There’s a Surge of 10,000 COVID-19 Cases Caused by XBB Variants in S’pore


You read it right, COVID-19 infections are on the rise again, with recent weekly official figures showing the highest surge this year (2023). 

Image: Ministry of Health

According to the Ministry of Health’s (MOH) weekly official statistics, there was an estimated number of 28,410 new COVID-19 cases in Singapore from 26 March to 1 April 2023 – almost twice the figure of 14,467 cases from the previous week.

MOH reported that the current COVID-19 infection wave is driven by a mix of XBB sub-variants, including XBB 1.5, XBB 1.9 and XBB 1.16. Clinics in Singapore have reported more cases due to the wave, with most COVID-19 patients showing mild symptoms.

What Are the XBB Variants?

Omicron, first reported to the World Health Organisation (WHO) on 24 November 2021, is a variant of the COVID-19 virus. Since the Omicron variant has emerged, several sub-variants have been observed.

The XBB variants are just part of the many lineages Omicron produced over time.

We get it. It feels like forever since COVID-19 was launched into the world, but numerous variants have constantly been popping up, like Pokemons, which doesn’t make it easier for us to grasp the situation.

To understand the different variants of the COVID-19 virus, scientists compare them to branches on a growing and branching tree, with each branch slightly different.

These branches are then labelled and named according to their differences (Omicron, Delta, DeltaCron, etc).

Another way we recommend is to remember the XBB variants as Xiao Bao Bei 1.5, Xiao Bao Bei 1.9… you get the drill.

How Serious Are the XBB Variants?

Some variations of the Omicron virus, including the XBB variants, make it more transmissible and resistant to treatments or vaccines. The XBB 1.5 variant is particularly contagious due to a mutation that allows the virus to adhere to human cells and replicate quickly. 

However, experts believe symptoms from the XBB variants are similar to other Omicron variants. Those infected can expect to experience a runny nose, sore throat, cough, headaches and fever.

No reports have indicated it as any more severe than earlier versions of Omicron.

While scientists continue to gather more data on the XBB variants, WHO states that major concerns would only arise if the sub-variants change behaviour and lead to widespread and more severe symptoms.

Expected Spike in Cases

Over the past two weeks, Phoenix Medical Group clinics have seen twice as many patients seeking treatment for COVID-related concerns. 

While this may cause concern for some, doctors have shared that they expected increased cases due to Singapore’s endemic approach to the virus. Doctors did not consider this a significant problem; most patients showed only mild and manageable symptoms. 

MOH also stated that while there has been an increase in the estimated number of weekly COVID-19 cases, the average daily number of hospitalised COVID-19 patients is now rising at a slower pace.


In recent weeks, the number of COVID-19 Intensive Care Unit (ICU) cases has decreased from 26 March to 1 April 2023, compared to 19 March to 25 March 2023. 

However, doctors emphasised that higher-risk patients, such as the elderly or those with pre-existing medical conditions, could be more susceptible to the virus and should continue to practice vigilance.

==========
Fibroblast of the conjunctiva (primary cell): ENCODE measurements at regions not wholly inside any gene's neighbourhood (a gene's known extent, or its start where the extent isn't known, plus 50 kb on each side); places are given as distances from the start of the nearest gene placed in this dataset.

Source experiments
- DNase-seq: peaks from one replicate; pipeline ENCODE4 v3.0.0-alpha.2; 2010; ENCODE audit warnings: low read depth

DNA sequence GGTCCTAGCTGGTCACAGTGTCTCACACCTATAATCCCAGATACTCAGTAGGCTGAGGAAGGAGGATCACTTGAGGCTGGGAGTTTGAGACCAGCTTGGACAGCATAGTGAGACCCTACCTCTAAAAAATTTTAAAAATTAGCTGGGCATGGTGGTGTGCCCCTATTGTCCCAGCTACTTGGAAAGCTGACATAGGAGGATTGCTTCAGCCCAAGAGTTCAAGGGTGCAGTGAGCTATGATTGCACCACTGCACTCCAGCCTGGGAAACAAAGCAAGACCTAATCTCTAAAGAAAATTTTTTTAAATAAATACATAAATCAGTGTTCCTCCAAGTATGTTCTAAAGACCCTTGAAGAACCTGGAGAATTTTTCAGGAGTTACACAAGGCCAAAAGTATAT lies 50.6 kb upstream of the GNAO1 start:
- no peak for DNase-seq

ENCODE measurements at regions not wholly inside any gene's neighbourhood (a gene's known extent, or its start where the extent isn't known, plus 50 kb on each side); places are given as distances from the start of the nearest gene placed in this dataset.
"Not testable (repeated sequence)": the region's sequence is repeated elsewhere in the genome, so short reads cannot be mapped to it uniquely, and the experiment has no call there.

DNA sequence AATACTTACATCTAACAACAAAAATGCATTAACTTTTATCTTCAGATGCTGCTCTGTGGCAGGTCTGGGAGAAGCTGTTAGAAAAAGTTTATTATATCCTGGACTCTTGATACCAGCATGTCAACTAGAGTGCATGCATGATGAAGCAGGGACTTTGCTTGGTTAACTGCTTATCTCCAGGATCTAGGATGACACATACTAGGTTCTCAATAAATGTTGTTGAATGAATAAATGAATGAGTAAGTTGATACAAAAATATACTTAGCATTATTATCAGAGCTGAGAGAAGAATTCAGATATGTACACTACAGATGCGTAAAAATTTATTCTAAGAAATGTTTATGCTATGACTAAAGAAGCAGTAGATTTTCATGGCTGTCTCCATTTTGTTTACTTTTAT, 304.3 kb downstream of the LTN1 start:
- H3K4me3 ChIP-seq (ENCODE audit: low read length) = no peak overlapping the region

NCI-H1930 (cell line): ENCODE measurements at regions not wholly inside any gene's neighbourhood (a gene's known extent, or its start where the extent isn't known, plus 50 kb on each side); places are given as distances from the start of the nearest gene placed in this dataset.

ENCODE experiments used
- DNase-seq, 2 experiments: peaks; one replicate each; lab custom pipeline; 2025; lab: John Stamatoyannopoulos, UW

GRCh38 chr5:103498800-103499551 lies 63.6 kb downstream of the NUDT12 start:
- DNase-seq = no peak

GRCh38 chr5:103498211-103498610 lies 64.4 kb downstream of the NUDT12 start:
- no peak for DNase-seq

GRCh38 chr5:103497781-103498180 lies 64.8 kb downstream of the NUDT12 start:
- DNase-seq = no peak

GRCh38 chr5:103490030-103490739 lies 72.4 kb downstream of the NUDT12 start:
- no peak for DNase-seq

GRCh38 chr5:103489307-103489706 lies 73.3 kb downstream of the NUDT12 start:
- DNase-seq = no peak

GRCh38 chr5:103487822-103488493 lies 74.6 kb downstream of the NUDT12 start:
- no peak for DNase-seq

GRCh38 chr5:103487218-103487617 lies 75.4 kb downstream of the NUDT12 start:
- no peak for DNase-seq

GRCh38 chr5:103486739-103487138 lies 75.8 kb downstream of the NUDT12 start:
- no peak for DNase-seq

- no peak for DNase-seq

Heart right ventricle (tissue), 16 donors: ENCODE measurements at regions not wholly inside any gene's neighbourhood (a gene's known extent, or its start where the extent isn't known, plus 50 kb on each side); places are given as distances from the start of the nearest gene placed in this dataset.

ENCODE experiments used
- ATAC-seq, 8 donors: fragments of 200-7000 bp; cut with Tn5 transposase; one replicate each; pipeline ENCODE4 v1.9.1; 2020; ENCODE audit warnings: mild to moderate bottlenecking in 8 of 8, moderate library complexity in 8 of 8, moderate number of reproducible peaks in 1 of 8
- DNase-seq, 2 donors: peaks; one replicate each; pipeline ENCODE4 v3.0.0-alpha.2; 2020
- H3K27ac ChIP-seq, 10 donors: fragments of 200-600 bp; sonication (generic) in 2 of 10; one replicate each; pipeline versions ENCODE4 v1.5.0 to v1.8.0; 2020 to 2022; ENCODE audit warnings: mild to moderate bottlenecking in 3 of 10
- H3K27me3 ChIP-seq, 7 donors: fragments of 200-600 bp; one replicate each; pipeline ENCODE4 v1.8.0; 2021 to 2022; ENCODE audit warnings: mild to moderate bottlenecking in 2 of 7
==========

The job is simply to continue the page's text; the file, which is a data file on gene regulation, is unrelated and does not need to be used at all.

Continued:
Easing of Measures Related to Spike

Doctors have linked the surge in COVID-19 cases to the relaxation of pandemic-related measures and the resumption of travel. 

Specifically, Singapore recently discontinued its requirement for mask-wearing among public transportation riders in February 2023. The need for non-vaccinated travellers to present negative pre-departure test results upon entering Singapore was also eliminated in the same month.

In addition to the ongoing COVID-19 situation, medical professionals have observed more patients seeking treatment for the flu.


Dr Chua Hshan Cher, director of the Phonix Medical Group, believes this may be due to Singaporeans returning to their daily routines without the added protection of masks, increasing their susceptibility to respiratory illnesses.

As society resumes its usual activities and adjusts to a new sense of normalcy, medical clinics anticipate that COVID-19 cases will continue to rise before stabilising. 

However, Dr Chua is assured that the numbers will eventually stabilise, with only a few occasional fluctuations.

Few Causes For Concern, But Vigilance Still Encouraged

In light of Singapore’s shift towards an endemic approach to managing COVID-19, doctors are now less fixated on numbers and are adopting a more nuanced view of the situation.

Dr Wong Kia Boon, the Communications Director of OneCare Medical, emphasised that individuals must acknowledge that living with COVID-19 is “the new reality”. 

He noted that the recent increase in cases related to the XBB strain of the virus was not a cause for alarm, as this strain tends to produce mild symptoms in most cases.


However, Dr Wong also highlighted the importance of monitoring COVID-19 updates at the local, regional, and international levels to identify emerging strains that could cause more severe illnesses. He expressed confidence that guidelines would continue to develop to prevent future outbreaks.

The US Centers for Disease Control and Prevention (CDC) is one organisation that uses data to track COVID-19 variants and takes action when necessary to safeguard public health. The CDC’s data tracker is accessible to anyone interested in monitoring COVID-19 trends.

As Singapore adapts to living with the virus, individuals are encouraged to stay vigilant and get their COVID-19 booster shots when due. We also encourage maintaining good personal habits, such as wearing masks in crowded areas and seeking medical attention promptly if feeling unwell.